CLEVELAND - With a deadline looming, a few thousand unsold tickets were bought and the Cleveland Browns narrowly avoided their first TV blackout in 14 years.
There may be nothing to save them against the Baltimore Ravens tomorrow night. Forget the blackout. This could be a knockout.
Sliding toward another double-digit loss season, the Browns (1-7) will begin the second half of 2009 on display for a nationwide audience that has yet to see what, if any, progress coach Eric Mangini has made during a turbulent first year in Cleveland.
The Browns, whose finest moment - maybe their only one - last season came in a stunning Monday night upset of the New York Giants, will be facing a Ravens team looking to stop an unexpected dip after a 3-0 start. Baltimore is coming off a 17-7 loss to Cincinnati that dropped the Ravens two games out of first place in the AFC North.
They're not a happy flock of birds these days.
"They always look angry," Browns quarterback Brady Quinn quipped.
Quinn, who began the season as Cleveland's starter before being yanked in Week 3, has returned to the starting lineup after Mangini benched highly ineffective quarterback Derek Anderson after five hideous weeks. Mangini, whose job security in Cleveland could hinge on his team's performance over the final eight weeks, is now putting his future in the hands of a player he has lost faith in once already.
Mangini is counting on Quinn to kick-start an offense that has only been kicked around to this point.
The Browns have scored just five touchdowns - two on runs by Anderson - in eight games, and in 14 games dating to last November. By contrast, the New Orleans Saints have scored seven TDs on defense this season.
Now all Quinn has to do is get Cleveland's anemic offense going against the Ravens, the team that cost him his job the first time. Quinn was pulled at halftime of the Browns' 34-3 loss at Baltimore on Sept. 27 after throwing one interception and failing to convert a first down.
Mangini was impressed with the way Quinn handled his demotion and believes his QB will respond to getting a second chance.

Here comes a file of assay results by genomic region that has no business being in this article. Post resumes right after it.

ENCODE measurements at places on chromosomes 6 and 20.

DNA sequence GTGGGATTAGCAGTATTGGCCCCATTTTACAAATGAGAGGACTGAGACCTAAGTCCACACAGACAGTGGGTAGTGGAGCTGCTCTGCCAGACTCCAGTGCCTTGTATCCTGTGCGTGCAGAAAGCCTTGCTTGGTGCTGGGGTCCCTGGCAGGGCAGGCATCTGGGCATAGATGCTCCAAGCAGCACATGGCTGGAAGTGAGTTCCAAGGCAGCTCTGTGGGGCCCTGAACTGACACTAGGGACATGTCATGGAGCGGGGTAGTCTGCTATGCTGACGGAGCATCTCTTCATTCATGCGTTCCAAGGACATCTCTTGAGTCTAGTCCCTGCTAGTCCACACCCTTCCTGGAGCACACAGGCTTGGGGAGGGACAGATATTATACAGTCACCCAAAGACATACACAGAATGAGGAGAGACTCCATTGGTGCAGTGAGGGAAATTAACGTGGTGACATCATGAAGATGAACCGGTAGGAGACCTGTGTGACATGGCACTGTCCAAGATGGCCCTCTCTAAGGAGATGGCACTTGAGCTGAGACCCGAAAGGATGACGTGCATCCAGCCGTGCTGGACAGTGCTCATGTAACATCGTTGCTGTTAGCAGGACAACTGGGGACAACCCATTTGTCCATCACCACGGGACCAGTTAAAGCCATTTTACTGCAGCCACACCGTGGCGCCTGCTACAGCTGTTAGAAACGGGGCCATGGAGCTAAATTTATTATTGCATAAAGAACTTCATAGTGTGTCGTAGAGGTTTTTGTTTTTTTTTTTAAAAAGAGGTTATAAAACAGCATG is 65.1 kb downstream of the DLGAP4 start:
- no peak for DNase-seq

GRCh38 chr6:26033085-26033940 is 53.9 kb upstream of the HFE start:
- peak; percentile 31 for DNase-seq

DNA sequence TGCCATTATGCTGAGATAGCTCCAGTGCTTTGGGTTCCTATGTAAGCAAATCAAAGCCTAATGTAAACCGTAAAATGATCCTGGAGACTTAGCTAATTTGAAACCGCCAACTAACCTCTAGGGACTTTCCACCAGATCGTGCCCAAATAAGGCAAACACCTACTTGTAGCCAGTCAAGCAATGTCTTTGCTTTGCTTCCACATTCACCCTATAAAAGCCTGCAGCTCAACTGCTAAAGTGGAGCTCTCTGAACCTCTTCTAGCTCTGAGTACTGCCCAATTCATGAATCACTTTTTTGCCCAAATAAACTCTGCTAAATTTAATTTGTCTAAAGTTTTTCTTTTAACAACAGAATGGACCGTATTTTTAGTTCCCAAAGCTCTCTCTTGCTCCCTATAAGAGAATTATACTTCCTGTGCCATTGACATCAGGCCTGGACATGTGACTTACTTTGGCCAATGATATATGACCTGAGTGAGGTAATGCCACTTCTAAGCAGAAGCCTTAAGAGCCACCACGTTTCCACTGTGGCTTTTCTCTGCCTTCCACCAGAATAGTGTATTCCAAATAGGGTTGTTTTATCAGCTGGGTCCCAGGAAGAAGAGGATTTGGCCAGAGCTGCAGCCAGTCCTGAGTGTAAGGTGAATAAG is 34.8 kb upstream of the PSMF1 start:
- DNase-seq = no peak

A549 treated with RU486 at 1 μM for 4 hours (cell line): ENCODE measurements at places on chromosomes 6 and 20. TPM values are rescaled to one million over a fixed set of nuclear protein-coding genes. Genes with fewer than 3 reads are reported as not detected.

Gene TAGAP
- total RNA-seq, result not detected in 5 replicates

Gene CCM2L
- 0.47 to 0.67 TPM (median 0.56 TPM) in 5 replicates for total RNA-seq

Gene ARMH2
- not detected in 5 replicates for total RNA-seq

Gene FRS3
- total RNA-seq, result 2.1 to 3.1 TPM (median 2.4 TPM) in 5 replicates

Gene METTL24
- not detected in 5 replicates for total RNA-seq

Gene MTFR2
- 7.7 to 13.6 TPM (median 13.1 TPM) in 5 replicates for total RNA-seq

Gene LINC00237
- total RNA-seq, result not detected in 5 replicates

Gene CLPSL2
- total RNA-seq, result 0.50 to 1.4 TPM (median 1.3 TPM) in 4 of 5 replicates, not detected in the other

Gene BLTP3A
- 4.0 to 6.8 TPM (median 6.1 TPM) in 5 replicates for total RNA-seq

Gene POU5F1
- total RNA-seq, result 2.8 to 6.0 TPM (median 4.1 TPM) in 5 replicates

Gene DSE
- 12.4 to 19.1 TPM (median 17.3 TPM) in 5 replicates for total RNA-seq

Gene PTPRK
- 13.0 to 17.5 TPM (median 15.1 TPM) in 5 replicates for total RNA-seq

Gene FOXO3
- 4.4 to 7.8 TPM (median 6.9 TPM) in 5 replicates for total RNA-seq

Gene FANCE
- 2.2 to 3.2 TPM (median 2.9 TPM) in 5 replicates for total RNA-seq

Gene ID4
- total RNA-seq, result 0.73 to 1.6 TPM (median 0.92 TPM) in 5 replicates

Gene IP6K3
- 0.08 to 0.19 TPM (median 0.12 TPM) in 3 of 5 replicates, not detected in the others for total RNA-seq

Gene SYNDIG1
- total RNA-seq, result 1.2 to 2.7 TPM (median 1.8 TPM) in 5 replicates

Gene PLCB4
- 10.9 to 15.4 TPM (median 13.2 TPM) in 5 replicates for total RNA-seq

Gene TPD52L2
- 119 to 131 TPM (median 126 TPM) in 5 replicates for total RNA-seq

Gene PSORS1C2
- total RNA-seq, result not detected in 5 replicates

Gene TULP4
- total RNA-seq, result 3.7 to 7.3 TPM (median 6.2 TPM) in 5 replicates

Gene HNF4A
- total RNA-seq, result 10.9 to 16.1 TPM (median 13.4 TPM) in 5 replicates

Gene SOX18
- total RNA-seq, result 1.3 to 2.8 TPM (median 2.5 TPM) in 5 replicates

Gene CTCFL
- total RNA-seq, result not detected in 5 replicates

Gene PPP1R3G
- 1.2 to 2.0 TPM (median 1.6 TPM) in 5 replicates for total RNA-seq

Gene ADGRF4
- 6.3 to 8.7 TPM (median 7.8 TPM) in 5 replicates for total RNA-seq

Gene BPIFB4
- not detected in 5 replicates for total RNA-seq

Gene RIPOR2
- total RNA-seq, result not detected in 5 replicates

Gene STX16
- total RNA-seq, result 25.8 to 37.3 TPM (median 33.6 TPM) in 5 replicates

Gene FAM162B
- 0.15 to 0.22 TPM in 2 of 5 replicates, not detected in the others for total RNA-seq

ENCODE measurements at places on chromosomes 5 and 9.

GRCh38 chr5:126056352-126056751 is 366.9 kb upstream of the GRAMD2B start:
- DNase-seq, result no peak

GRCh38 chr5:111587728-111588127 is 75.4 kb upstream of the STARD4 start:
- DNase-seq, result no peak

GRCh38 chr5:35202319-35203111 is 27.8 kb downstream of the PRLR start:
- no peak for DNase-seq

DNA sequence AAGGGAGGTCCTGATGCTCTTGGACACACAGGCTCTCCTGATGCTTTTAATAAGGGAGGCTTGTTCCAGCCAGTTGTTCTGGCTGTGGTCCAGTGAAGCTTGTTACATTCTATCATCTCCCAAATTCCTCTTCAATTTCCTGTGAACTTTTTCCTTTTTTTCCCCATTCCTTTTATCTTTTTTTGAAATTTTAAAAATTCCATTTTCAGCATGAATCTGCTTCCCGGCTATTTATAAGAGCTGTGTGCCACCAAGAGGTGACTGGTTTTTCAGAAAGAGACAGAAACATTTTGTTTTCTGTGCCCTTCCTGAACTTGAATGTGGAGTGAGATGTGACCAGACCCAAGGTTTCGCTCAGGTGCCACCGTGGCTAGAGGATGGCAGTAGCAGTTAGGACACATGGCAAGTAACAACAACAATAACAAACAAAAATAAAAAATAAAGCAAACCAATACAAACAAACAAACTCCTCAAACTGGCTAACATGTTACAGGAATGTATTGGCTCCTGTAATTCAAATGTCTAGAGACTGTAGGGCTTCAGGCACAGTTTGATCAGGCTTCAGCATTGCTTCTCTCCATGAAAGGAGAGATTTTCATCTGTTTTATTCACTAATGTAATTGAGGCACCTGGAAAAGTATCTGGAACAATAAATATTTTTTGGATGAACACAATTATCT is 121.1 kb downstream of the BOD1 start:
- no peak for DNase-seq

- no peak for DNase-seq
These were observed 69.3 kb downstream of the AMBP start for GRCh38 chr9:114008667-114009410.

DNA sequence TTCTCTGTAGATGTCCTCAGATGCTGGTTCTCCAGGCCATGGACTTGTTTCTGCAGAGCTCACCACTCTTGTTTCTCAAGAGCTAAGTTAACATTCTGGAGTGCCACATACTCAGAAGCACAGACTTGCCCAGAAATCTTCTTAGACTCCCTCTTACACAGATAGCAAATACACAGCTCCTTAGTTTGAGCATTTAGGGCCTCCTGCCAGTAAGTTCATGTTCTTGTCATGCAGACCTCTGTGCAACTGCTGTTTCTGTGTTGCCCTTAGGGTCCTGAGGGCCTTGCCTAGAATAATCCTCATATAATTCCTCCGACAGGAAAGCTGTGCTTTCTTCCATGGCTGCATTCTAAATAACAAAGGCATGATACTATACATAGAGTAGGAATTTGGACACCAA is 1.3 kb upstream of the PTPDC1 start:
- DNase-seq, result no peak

"He's been consistent throughout this whole period," he said. "That's what you want. That's what you expect. It doesn't always go the way that you want it. It doesn't always go the way that you anticipate it going, but you deal with the decisions and you work to improve."
Quinn's comeback comes amid other pressing issues in Browns Town this week.
Mangini is under fire. Owner Randy Lerner is searching for a football authority following general manager George Kokinis' mysterious dismissal. Running back Jamal Lewis blasted Mangini for practicing his players too hard, and disgruntled fans have threatened to stay away from their seats for the opening kickoff.
It's not a pretty picture, and the whole league will be watching to see what might happen in Cleveland next.
Kick returner extraordinaire Joshua Cribbs is hoping fans don't go through with their protest plans. The sight of thousands of empty seats would be another black eye on an already badly bruised franchise.
"This is a football town," Cribbs said. "I doubt if it comes down to the fans doing that. We hear the fans. They want to win. We want to win."
Cribbs, one of the few positives for the Browns, believes the team can still make something of this season.
"If we can win all of them and be 9-7, teams have made the playoffs at 9-7," he said faithfully. "I think a lot can be salvaged, finishing strong, just one game at a time and play good football to show we didn't give up on the season, to show the fans and the coaches."
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